Celebrating Indigenous Health Researchers: Taylor Morriseau
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To acknowledge National Day for Truth and Reconciliation and Orange Shirt Day, this piece recognizes the harm the residential school system did to children’s sense of self-esteem and wellbeing and affirms our commitment to ensuring that everyone around us matters. We strive to bring forth the voices that were taken, and to establish platforms for the Indigenous community within the health sciences ecosystem to be heard, seen and understood.
BSc. (Double Hons) Co-op, Microbiology and Genetics (2017)
PhD Candidate (CIHR Vanier Scholar) (2017 – 2022)
Children’s Hospital Research Institute of Manitoba
Department of Pharmacology and Therapeutics, University of Manitoba
Taylor Morriseau is presently a PhD Candidate in the Department of Pharmacology and Therapeutics at the University of Manitoba. She is also a member of the Diabetes Research Envisioned and Accomplished in Manitoba (DREAM) Theme within the Children’s Hospital Research Institute of Manitoba. As a recipient of a CIHR Vanier Scholarship and a PIKE-Net Graduate Fellowship, her doctoral research examines gene-environment interactions underlying type 2 diabetes among First Nations youth. Her research integrates basic science and pre-clinical models with Indigenous knowledge on traditional foods in pursuit of culturally-safe therapeutic strategies.
Taylor is proud to represent her own community, Peguis First Nation, in her commitment to broader scientific and societal challenges encompassing Indigenous health, genomics, and science policy. She is an alumna of Equal Voice’s Daughters of the Vote, Indigenize the Senate, and the Summer Internship for Indigenous Peoples in Genomics (SING). She sits on the inaugural Chief Science Advisor’s Youth Council and the Health Information Research Governance Committee (HIRGC) while serving on the boards for CIHR’s Institute of Human Development, Child and Youth Health (IHDCYH), Research Canada, and the Native BioData Consortium (NBDC). This reflects her commitment to building a more equitable scientific landscape that reflects the diversity and unique needs of the next generation.
In 2019, she named as one of Canada’s Most Powerful Women: Top 100 by the Women’s Executive Network (WXN). Her research and mentorship efforts have also been recognized by numerous distinctions, including a CBC Manitoba Future 40 Award, a Manitoba 150 Women Trailblazer Award, and a University of Manitoba Distinguished Alumni Award. She continues to utilize this platform to advocate for Indigenous health equity at the local, national, and international levels.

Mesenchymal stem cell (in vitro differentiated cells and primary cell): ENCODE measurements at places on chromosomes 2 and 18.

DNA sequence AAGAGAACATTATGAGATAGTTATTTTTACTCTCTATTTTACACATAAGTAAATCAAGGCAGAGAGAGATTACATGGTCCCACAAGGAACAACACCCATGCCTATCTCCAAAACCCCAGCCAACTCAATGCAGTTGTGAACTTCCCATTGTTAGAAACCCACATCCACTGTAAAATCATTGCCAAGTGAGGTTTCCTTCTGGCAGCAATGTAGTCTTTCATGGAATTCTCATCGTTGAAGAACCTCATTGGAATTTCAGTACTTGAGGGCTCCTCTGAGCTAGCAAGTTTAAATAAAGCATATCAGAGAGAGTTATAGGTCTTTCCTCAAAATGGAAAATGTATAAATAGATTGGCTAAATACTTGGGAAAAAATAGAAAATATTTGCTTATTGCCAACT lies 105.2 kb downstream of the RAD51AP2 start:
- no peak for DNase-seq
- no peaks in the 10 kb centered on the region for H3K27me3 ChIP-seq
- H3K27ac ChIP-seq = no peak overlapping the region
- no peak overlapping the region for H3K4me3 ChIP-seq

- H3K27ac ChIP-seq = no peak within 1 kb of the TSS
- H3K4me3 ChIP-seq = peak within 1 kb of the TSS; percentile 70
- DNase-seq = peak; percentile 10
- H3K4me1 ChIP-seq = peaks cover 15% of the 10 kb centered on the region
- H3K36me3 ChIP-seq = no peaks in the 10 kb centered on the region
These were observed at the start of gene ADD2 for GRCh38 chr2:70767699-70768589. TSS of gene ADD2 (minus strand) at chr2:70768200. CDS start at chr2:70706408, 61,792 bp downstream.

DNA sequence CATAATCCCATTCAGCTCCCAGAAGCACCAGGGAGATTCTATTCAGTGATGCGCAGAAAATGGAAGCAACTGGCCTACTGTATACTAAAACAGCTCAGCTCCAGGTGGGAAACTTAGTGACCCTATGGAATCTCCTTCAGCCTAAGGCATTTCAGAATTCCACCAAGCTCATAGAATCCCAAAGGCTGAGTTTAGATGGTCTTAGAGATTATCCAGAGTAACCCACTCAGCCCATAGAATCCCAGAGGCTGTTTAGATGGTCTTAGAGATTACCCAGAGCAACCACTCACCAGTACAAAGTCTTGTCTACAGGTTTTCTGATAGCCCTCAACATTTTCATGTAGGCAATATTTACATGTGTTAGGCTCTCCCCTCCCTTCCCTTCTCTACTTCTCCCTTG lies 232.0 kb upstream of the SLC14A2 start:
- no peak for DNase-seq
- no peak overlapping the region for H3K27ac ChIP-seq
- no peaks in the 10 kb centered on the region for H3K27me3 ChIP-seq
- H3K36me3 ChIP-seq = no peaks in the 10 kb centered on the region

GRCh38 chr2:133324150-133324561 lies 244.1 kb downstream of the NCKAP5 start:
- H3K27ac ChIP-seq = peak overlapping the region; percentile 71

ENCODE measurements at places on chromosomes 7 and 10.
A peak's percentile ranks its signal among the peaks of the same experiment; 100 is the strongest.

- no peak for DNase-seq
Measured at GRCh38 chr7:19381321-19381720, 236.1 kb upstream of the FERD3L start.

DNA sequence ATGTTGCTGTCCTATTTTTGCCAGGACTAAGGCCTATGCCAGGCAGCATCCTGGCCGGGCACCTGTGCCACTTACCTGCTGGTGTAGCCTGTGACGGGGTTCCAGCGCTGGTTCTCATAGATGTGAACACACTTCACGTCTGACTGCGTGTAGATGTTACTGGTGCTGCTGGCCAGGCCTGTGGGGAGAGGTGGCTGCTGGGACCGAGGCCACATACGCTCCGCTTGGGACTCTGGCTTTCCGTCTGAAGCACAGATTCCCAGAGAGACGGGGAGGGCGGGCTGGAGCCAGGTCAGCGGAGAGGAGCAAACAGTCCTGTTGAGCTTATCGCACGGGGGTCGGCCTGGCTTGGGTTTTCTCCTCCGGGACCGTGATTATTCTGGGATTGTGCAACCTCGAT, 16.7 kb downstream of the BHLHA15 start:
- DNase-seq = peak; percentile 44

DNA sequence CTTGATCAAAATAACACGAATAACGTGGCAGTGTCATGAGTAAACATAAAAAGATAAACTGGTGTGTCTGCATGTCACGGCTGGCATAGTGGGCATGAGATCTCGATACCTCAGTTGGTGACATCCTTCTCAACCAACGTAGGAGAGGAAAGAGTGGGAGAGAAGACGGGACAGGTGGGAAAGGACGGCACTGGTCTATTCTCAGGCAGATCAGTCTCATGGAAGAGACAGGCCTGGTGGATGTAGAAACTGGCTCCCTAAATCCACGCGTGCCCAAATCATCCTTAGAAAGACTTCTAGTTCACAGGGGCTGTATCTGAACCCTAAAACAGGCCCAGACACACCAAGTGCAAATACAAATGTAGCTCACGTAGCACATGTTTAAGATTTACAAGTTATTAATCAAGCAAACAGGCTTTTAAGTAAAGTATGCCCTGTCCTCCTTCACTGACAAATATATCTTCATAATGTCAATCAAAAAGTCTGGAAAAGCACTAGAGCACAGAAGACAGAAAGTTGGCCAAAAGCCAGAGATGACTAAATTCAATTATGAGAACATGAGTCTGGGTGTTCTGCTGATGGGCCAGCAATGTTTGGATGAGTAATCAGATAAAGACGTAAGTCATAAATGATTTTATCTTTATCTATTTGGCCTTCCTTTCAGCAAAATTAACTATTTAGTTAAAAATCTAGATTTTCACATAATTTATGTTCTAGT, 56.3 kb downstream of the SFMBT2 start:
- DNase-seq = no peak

Experience / Vision as an Indigenous Scholar
“As a Cree researcher, I study sókáwáspinéwin – meaning sókáw (sugar) and áspinéwin (sickness; derived from itáspinéwin). Literally, sókáwáspinéwin translates to the sugar sickness, or more commonly known as type 2 diabetes. Although sugar is inexplicably linked to sókáwáspinéwin, so too are the impacts of colonization, systemic racism, appropriation of land, and disconnect from traditional ways of living. This is explicitly stated in the Truth and Reconciliation Commission of Canada’s Call to Action #18: “…to acknowledge that the current state of Aboriginal health in Canada is a direct result of previous Canadian government policies, including residential schools…”. To counteract this dispossession, I envision a future of Indigenous-led and anti-oppressive research that is centred on a return to the land. In this future, First Nations, Métis, and Inuit peoples have an equal right to the highest attainable standards of health.
To achieve this in the context of the present-day health research ecosystem, a tangible step forward is to respect Indigenous peoples’ right to self-determination. In research, this is inseparable from the concept of data sovereignty. The field of Indigenous data sovereignty centres on the rights of Indigenous people relating to the collection, ownership, stewardship, and application of data about Indigenous peoples, worldviews, and lands. As an ecosystem, it is necessary to work outside traditional academic or industry boundaries and bring together diverse knowledge systems in a way that fosters transformative solutions. Most importantly, to ensure that Indigenous peoples’ have control over and benefit from information generated from their communities. Today is a great day to enroll in the First Nations Principles of OCAP® course offered by the First Nations Information Governance Centre.”